33. 33. Efficacy studies (IM) No. of Study subjects (total) No. of subjects bitten by proven rabid animals Schedule/ vaccination day No. of subjects Follow-up who received period RIG (months) Survival rate after bite by proven rabid animal (%) 1 45 45 IM (Essen)† 6 dose 45 (HRIG) >12 100 2 28 28 IM (Essen)† 6 dose 28 (HRIG) >6 100 3 21 21 IM (Essen)† 6 dose 4 (HRIG) 4 56 56 IM (Essen)† 6 dose 41 (ERIG) 19-34 100 5 1252 145 IM 2-6 dose no RIG >12 100 15 100 100% survival rate of subjects after exposure to laboratory-confirmed rabid animals Current Essen regimen administration is Days 0, 3, 7, 14, and 28 † 34 References on note page
    34. 34. Immunogenicity following the Thai Red Cross ID regimen 36 Briggs 2000 100 GMC (IU/mL) Adults who had received WHO Category II and III wounds administered ID rabies vaccine on Days 0, 3, and 7 (two sites) and Days 30 and 90 (one site) – PCECV 0.1 mL – PVRV 0.1 mL Rabipur is welltolerated and immunogenic when following the Thai Red Cross ID regimen PCECV PVRV 10 1 † 0.1 0 7 14 30 90 Time following immunization (days) † 0.5 IU/mL
    35. 35. Efficacy studies (ID) No. of subjects Category No. of Vaccination No. of Followexposed to of Study subjects schedule subjects who up period proven contact (total) received RIG (months) rabid animals Survival rate (%) 1 148 148 I, II, or III ID 2-site (TRC) <3% (ERIG) ≥12 100 2 113 113 III ID 2-site (TRC) 113 (HRIG/ERIG) ≥12 100 3 32 32 III ID 8-site 12 (HRIG) 10 (ERIG) 36 100 100% survival rate of subjects after exposure to laboratory-confirmed rabid animals 37 References on note page † All subjects received PCECV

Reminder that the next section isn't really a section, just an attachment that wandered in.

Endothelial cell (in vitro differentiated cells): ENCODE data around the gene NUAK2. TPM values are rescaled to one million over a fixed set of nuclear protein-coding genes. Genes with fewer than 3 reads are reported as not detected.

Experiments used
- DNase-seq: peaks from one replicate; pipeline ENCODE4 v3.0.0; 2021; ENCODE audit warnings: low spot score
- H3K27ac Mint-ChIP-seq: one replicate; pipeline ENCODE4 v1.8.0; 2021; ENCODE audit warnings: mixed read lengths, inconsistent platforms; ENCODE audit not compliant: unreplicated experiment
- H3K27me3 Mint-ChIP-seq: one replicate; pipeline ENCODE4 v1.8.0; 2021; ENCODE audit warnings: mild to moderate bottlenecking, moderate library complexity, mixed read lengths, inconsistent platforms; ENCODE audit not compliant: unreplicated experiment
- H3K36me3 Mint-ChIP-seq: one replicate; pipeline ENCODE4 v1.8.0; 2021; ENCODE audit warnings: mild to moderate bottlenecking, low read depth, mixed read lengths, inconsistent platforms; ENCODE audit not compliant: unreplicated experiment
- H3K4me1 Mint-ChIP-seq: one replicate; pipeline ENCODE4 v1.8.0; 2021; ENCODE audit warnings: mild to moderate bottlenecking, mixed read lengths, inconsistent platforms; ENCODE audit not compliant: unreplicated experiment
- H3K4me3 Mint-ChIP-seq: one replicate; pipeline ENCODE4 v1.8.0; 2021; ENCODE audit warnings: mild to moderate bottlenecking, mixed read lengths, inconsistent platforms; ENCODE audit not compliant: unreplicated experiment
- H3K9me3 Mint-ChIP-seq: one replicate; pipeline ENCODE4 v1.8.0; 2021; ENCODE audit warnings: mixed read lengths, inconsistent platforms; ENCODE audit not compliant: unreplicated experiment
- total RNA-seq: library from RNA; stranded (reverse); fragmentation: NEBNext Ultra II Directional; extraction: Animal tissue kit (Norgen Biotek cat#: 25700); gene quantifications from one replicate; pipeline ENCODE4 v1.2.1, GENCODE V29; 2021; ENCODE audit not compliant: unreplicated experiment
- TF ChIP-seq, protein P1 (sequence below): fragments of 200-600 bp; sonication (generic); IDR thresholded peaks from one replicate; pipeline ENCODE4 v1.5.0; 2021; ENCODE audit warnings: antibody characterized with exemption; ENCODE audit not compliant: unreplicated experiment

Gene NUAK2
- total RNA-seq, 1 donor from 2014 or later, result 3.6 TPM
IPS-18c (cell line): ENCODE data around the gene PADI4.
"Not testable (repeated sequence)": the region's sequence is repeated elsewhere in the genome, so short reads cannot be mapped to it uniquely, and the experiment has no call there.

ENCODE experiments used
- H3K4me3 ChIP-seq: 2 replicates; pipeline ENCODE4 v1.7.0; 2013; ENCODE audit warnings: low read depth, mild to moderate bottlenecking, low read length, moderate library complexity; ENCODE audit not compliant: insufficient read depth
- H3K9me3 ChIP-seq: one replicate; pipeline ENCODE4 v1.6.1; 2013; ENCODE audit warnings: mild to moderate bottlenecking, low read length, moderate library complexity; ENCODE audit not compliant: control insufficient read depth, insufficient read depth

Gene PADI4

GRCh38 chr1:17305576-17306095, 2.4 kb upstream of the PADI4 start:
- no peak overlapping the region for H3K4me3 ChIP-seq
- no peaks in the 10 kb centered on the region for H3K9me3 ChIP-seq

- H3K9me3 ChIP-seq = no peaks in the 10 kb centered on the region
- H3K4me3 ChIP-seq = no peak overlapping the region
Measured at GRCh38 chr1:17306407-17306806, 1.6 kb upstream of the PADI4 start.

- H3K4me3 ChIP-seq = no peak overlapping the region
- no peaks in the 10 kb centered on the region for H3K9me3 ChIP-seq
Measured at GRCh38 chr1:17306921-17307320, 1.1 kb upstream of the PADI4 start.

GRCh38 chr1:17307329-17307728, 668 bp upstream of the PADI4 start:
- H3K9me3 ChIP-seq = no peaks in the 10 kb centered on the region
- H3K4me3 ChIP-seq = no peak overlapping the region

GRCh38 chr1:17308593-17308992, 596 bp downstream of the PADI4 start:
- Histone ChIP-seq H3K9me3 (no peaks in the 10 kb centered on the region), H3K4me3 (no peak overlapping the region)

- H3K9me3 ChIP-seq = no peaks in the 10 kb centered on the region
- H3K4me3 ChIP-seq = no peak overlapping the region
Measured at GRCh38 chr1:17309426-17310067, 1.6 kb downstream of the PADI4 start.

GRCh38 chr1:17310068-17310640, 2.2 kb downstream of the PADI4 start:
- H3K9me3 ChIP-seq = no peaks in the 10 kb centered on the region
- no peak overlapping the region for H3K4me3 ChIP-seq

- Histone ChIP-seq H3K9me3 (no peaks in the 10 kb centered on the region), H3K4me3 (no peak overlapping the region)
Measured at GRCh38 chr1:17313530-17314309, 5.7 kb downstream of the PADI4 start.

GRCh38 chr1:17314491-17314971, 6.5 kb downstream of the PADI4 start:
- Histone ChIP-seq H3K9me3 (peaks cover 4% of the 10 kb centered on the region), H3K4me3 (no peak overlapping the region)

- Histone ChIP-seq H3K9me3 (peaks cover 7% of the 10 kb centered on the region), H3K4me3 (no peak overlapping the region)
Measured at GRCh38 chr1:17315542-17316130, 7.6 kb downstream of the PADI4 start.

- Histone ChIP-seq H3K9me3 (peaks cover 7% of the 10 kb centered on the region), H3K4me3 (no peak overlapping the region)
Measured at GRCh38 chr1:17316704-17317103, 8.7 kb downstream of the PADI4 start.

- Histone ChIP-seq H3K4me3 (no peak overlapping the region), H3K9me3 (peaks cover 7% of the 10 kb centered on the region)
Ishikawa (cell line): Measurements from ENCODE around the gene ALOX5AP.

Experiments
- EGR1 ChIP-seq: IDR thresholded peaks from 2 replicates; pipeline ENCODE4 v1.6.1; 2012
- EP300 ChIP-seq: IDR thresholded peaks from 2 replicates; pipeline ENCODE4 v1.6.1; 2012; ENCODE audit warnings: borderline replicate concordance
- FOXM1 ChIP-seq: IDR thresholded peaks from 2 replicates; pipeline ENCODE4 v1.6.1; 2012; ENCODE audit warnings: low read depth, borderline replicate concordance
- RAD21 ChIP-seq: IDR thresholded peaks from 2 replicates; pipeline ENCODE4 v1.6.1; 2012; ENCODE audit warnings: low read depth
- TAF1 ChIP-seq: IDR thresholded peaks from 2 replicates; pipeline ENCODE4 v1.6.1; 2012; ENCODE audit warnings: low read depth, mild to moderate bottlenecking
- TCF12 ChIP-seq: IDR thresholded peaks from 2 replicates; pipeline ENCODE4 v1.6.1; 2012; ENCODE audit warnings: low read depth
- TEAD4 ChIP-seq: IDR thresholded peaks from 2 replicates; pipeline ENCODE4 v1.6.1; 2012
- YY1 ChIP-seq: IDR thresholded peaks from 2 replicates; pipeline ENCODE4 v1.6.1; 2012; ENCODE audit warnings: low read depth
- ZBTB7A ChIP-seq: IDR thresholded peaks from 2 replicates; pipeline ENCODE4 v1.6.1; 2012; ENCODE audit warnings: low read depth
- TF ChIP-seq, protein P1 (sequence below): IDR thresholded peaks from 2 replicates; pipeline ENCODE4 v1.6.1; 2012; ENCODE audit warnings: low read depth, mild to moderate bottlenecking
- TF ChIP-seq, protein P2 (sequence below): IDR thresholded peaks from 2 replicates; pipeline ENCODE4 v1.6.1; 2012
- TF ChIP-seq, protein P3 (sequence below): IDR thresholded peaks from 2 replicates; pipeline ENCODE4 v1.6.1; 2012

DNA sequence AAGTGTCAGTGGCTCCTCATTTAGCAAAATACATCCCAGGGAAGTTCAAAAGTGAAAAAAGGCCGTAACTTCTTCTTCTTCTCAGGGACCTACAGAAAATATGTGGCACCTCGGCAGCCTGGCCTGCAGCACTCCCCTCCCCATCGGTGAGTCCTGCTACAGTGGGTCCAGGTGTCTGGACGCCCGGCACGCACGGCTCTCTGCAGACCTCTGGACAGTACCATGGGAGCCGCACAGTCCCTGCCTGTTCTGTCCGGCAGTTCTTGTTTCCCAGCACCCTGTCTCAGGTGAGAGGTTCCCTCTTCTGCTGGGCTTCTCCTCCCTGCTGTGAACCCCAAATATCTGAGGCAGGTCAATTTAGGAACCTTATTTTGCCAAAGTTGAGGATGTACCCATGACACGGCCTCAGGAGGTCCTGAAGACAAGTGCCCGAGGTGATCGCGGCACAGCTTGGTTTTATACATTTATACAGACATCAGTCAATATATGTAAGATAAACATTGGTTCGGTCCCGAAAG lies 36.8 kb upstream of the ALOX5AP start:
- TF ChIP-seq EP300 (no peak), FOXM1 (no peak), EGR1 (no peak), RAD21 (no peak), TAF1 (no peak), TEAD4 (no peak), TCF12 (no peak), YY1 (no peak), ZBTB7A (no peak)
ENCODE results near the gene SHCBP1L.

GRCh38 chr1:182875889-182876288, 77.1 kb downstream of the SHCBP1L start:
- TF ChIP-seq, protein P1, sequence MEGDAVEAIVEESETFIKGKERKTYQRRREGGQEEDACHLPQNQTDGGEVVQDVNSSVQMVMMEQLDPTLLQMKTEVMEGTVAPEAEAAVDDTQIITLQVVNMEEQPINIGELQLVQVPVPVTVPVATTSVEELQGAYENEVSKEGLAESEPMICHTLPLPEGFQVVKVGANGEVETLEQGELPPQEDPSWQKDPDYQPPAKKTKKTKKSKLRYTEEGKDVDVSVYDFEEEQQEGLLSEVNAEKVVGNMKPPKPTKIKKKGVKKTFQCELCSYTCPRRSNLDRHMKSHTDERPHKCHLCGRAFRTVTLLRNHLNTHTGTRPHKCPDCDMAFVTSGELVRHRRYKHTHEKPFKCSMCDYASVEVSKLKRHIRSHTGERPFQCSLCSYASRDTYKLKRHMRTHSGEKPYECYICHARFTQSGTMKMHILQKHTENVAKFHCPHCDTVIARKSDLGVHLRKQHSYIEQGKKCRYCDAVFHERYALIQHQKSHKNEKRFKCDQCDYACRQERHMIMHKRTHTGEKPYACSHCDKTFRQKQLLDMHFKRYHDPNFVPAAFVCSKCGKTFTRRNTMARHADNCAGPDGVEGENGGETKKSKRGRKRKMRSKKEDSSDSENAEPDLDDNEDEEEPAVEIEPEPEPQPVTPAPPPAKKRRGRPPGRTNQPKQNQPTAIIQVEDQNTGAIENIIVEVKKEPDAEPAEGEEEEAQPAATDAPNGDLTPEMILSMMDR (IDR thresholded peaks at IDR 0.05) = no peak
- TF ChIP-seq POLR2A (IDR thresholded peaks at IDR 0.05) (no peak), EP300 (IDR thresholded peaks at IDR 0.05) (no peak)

36. 36. Post-marketing Surveillance Study 38 Sehgal 1995 10 Subjects reporting adverse events (%) In a post-marketing surveillance study (n=1252) with PCECV – 4.0% reported adverse events, all were mild-tomoderate Occurred mainly after Dose 1 or 2 but resolved spontaneously within 48 hours Mild fever was the most common systemic adverse event, reported by 0.5% of individuals 8 6 4 2.1% 1.1% 2 0 Injection-site pain Injection-site induration
    37. 37. Section 6 Summary
    38. 38. Summary - I Rabies is a viral zoonosis that is transmitted from animals to humans – Human infection usually occurs as a result of a transdermal bite or scratch from an infected animal Dogs are the principal vector causing transmission of rabies to humans in Africa, Asia, and parts of Latin America There are no immediate clinical symptoms following exposure to rabies virus Rabies is almost invariably fatal following the onset of clinical symptoms Rabies is present throughout the world and >3 billion people are at risk of infection in >100 countries – The WHO estimates that the annual number of human rabies deaths worldwide is ~55,000, and most occur in Asia and Africa 40
    39. 39. Summary - II There are two active immunization strategies available to prevent rabies in humans: – Pre-exposure vaccination protects against potential exposure to rabies particularly vulnerable children, individuals who live in or travel to high-risk areas or work in high-risk occupations – Post-exposure prophylaxis (PEP) is administered following contact with a suspected or confirmed rabid animal. The WHO and CDC provide guidelines for both strategies PCECV is a purified chick embryo cell-culture rabies vaccine which provides active immunization and protection Approved by the US FDA (intramuscular regimen only) Recommended for each and every established WHO vaccination schedule where intradermal vaccination licensed† Intradermal administration is currently licensed in India, Myanmar, the Philippines, Sri Lanka, Thailand, and Vietnam; regulatory approval will continue to be adapted for other countries † 41
    40. 40. Summary - III PCECV has been available for post-exposure and preexposure prophylaxis since 1984 The immunogenicity, efficacy, and safety profiles of PCECV are well established and have been evaluated in >90 clinical trials worldwide 42